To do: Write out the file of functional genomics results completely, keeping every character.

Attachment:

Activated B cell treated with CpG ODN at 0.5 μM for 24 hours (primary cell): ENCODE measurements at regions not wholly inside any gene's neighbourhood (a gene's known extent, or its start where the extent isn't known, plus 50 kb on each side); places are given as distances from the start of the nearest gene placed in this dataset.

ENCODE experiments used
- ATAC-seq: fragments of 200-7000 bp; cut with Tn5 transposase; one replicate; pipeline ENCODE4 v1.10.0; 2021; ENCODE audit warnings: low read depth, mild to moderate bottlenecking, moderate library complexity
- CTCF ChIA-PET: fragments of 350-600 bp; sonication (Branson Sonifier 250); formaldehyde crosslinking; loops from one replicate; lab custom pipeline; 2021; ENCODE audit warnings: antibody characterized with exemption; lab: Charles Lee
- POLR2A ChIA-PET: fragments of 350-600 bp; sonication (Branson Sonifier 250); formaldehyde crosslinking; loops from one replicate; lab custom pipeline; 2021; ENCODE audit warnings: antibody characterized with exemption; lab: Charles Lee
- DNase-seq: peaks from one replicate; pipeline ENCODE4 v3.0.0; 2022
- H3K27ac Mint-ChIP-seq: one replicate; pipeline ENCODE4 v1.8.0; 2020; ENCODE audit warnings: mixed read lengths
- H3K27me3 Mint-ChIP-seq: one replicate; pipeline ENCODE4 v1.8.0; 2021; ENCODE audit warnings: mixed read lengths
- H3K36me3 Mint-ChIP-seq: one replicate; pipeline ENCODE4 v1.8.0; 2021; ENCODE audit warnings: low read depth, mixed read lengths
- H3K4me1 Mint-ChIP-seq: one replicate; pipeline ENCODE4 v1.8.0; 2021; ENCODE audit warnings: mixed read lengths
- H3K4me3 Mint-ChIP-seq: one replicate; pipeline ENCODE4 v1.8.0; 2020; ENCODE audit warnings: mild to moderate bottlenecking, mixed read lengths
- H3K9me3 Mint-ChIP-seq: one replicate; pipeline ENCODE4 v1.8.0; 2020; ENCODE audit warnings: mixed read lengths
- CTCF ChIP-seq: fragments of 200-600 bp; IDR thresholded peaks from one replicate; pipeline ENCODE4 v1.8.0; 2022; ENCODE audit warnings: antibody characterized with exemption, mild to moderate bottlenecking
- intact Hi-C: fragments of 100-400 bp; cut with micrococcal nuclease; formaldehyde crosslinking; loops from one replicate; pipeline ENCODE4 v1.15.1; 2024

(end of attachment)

Activated B cell treated with CpG ODN at 0.5 μM for 24 hours (primary cell): ENCODE measurements at regions not wholly inside any gene's neighbourhood (a gene's known extent, or its start where the extent isn't known, plus 50 kb on each side); places are given as distances from the start of the nearest gene placed in this dataset.

ENCODE experiments used
- ATAC-seq: fragments of 200-7000 bp; cut with Tn5 transposase; one replicate; pipeline ENCODE4 v1.10.0; 2021; ENCODE audit warnings: low read depth, mild to moderate bottlenecking, moderate library complexity
- CTCF ChIA-PET: fragments of 350-600 bp; sonication (Branson Sonifier 250); formaldehyde crosslinking; loops from one replicate; lab custom pipeline; 2021; ENCODE audit warnings: antibody characterized with exemption; lab: Charles Lee
- POLR2A ChIA-PET: fragments of 350-600 bp; sonication (Branson Sonifier 250); formaldehyde crosslinking; loops from one replicate; lab custom pipeline; 2021; ENCODE audit warnings: antibody characterized with exemption; lab: Charles Lee
- DNase-seq: peaks from one replicate; pipeline ENCODE4 v3.0.0; 2022
- H3K27ac Mint-ChIP-seq: one replicate; pipeline ENCODE4 v1.8.0; 2020; ENCODE audit warnings: mixed read lengths
- H3K27me3 Mint-ChIP-seq: one replicate; pipeline ENCODE4 v1.8.0; 2021; ENCODE audit warnings: mixed read lengths
- H3K36me3 Mint-ChIP-seq: one replicate; pipeline ENCODE4 v1.8.0; 2021; ENCODE audit warnings: low read depth, mixed read lengths
- H3K4me1 Mint-ChIP-seq: one replicate; pipeline ENCODE4 v1.8.0; 2021; ENCODE audit warnings: mixed read lengths
- H3K4me3 Mint-ChIP-seq: one replicate; pipeline ENCODE4 v1.8.0; 2020; ENCODE audit warnings: mild to moderate bottlenecking, mixed read lengths
- H3K9me3 Mint-ChIP-seq: one replicate; pipeline ENCODE4 v1.8.0; 2020; ENCODE audit warnings: mixed read lengths
- CTCF ChIP-seq: fragments of 200-600 bp; IDR thresholded peaks from one replicate; pipeline ENCODE4 v1.8.0; 2022; ENCODE audit warnings: antibody characterized with exemption, mild to moderate bottlenecking
- intact Hi-C: fragments of 100-400 bp; cut with micrococcal nuclease; formaldehyde crosslinking; loops from one replicate; pipeline ENCODE4 v1.15.1; 2024